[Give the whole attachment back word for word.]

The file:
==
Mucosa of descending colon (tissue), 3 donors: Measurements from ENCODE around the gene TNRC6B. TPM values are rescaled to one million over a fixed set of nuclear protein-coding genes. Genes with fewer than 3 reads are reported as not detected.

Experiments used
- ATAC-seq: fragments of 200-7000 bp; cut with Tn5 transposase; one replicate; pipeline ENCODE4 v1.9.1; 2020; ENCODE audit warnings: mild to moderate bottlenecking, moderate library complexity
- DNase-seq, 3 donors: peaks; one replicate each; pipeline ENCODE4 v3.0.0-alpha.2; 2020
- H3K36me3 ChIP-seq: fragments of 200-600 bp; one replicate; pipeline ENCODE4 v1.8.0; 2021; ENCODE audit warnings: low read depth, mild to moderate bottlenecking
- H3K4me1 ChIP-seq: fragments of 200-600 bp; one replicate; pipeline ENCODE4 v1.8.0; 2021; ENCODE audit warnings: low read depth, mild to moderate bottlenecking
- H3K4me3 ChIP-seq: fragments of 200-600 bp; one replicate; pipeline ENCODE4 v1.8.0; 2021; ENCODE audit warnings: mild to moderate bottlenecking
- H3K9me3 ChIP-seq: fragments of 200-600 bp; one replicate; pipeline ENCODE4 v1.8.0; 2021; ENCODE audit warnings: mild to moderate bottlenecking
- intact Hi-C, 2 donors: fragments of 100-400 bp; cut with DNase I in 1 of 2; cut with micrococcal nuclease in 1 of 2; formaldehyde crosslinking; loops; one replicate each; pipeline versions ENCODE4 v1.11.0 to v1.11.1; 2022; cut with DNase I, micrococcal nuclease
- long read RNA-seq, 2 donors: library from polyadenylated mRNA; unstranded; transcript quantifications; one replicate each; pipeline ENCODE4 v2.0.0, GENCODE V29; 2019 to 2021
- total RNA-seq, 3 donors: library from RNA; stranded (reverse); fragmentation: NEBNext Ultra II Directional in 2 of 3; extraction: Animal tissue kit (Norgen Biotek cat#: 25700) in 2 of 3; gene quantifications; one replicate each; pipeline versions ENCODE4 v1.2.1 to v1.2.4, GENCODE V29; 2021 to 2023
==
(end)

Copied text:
Mucosa of descending colon (tissue), 3 donors: Measurements from ENCODE around the gene TNRC6B. TPM values are rescaled to one million over a fixed set of nuclear protein-coding genes. Genes with fewer than 3 reads are reported as not detected.

Experiments used
- ATAC-seq: fragments of 200-7000 bp; cut with Tn5 transposase; one replicate; pipeline ENCODE4 v1.9.1; 2020; ENCODE audit warnings: mild to moderate bottlenecking, moderate library complexity
- DNase-seq, 3 donors: peaks; one replicate each; pipeline ENCODE4 v3.0.0-alpha.2; 2020
- H3K36me3 ChIP-seq: fragments of 200-600 bp; one replicate; pipeline ENCODE4 v1.8.0; 2021; ENCODE audit warnings: low read depth, mild to moderate bottlenecking
- H3K4me1 ChIP-seq: fragments of 200-600 bp; one replicate; pipeline ENCODE4 v1.8.0; 2021; ENCODE audit warnings: low read depth, mild to moderate bottlenecking
- H3K4me3 ChIP-seq: fragments of 200-600 bp; one replicate; pipeline ENCODE4 v1.8.0; 2021; ENCODE audit warnings: mild to moderate bottlenecking
- H3K9me3 ChIP-seq: fragments of 200-600 bp; one replicate; pipeline ENCODE4 v1.8.0; 2021; ENCODE audit warnings: mild to moderate bottlenecking
- intact Hi-C, 2 donors: fragments of 100-400 bp; cut with DNase I in 1 of 2; cut with micrococcal nuclease in 1 of 2; formaldehyde crosslinking; loops; one replicate each; pipeline versions ENCODE4 v1.11.0 to v1.11.1; 2022; cut with DNase I, micrococcal nuclease
- long read RNA-seq, 2 donors: library from polyadenylated mRNA; unstranded; transcript quantifications; one replicate each; pipeline ENCODE4 v2.0.0, GENCODE V29; 2019 to 2021
- total RNA-seq, 3 donors: library from RNA; stranded (reverse); fragmentation: NEBNext Ultra II Directional in 2 of 3; extraction: Animal tissue kit (Norgen Biotek cat#: 25700) in 2 of 3; gene quantifications; one replicate each; pipeline versions ENCODE4 v1.2.1 to v1.2.4, GENCODE V29; 2021 to 2023